US5785858 *Nov 7, 1994Jul 28, 1998Webb; Garth T.Method and apparatus for removing air locks within manually operated micro-filtration devices
US5817325 *Oct 28, 1996Oct 6, 1998Biopolymerix, Inc.Contact-killing antimicrobial devices
US5840185 *Jul 23, 1996Nov 24, 1998Douglass E. HughesSports bottle filter cartridge
US5849311 *Oct 28, 1996Dec 15, 1998Biopolymerix, Inc.Contact-killing non-leaching antimicrobial materials
US5869073 *Dec 19, 1994Feb 9, 1999Biopolymerix, IncAntimicrobial liquid compositions and methods for using them
US5914045 *Dec 23, 1996Jun 22, 1999Palmer; Carl WPortable water filtration system and method
US6000580 *Dec 3, 1998Dec 14, 1999Astra AktielbolagDevice for dispensing preservative-free nasal sprays and similar preparations
US6019899 *Jun 30, 1998Feb 1, 2000Garth T. WebbMethod and apparatus for removing air locks within manually operated micro-filtration devices
US6030632 *Sep 11, 1998Feb 29, 2000Biopolymerix And Surfacine Development CompanyNon-leaching antimicrobial films
US6105828 *Apr 22, 1998Aug 22, 2000Atrion Medical Products, Inc.Non-bubble forming dropper tip
US6116468 *Apr 23, 1997Sep 12, 2000Astra AktiebolagArrangement and method for dispensing preservative-free nasal sprays and similar preparations
US6117319 *May 30, 1996Sep 12, 2000Cranshaw; Christopher JamesFluid dispensing systems
US6207052Sep 27, 1999Mar 27, 2001Garth T. WebbMethod and apparatus for removing air locks within manually operated micro-filtration devices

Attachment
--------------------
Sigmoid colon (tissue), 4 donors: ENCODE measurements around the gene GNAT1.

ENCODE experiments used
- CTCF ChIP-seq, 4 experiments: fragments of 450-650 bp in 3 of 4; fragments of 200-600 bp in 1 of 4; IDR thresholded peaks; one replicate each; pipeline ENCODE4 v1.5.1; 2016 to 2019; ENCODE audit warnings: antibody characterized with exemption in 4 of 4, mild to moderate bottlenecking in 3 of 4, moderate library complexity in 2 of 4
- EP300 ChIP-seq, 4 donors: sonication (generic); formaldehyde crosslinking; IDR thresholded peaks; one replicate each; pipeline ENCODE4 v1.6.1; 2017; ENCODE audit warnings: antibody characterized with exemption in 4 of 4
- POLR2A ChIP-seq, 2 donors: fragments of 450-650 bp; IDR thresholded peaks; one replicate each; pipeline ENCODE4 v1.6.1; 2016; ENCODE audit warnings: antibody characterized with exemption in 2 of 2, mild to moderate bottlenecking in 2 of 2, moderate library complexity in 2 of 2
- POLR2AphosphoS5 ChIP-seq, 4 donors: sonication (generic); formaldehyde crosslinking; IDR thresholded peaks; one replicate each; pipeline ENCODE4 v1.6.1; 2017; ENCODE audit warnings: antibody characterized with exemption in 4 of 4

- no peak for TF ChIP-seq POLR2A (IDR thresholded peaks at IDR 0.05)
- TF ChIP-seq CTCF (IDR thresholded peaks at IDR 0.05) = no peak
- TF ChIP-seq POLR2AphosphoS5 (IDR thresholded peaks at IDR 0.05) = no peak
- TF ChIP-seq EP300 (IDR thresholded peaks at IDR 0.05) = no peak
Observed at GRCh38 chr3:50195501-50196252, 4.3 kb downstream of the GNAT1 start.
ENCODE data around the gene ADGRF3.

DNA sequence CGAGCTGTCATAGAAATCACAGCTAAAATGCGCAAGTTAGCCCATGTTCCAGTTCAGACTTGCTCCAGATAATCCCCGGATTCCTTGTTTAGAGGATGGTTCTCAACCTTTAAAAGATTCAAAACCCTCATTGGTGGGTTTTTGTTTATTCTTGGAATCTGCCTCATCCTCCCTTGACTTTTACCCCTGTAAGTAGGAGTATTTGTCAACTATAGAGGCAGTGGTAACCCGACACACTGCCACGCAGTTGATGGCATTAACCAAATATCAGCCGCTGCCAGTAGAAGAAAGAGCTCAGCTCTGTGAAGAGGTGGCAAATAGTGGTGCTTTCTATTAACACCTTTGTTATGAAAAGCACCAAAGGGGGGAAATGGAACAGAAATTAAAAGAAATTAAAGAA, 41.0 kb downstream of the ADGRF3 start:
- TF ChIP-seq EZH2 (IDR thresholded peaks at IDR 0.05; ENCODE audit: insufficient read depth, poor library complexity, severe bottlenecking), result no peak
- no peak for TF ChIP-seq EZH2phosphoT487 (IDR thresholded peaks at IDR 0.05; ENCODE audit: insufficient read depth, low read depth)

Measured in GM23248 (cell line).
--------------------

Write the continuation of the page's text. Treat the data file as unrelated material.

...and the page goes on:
US6375854 *Nov 30, 2000Apr 23, 2002Douglas K. BeplateFilters arranged in communication/serially with a spacer(s) between and positioned perpendicular to fluid flow where the filter dimensions increase gradually to decrease contact with the encasement; iv lines; water-free gasoline; aircraft vent
US6428748Jan 31, 2001Aug 6, 2002Grouptek, Inc.Detector for monitoring sample for presence of analyte comprising: carrier, analyte-sensing composition including indicator dye, buffer, and osmotic control agent, hydrophobic barrier on one surface of carrier, outer barrier on other
US6495368Nov 5, 1996Dec 17, 2002Grouptek, Inc.Method involves placing a spoilage indicator device including a barrier sheet in fluid contact with a food product. the method also involves allowing any reactant molecule of a predetermined size produced in the food product by microbial
US6565743Aug 31, 2000May 20, 2003Kimberly-Clark Worldwide, Inc.Portable purification container with cumulative use indicator
US6576474Aug 5, 2002Jun 10, 2003Grouptek, Inc.Analyte-sensing composition has visible color or emission intensity that changes as analyte concentration contacting the detector changes
US6689278 *Apr 22, 2002Feb 10, 2004Douglas K. BeplateCombined hydrophobic-hydrophilic filter for fluids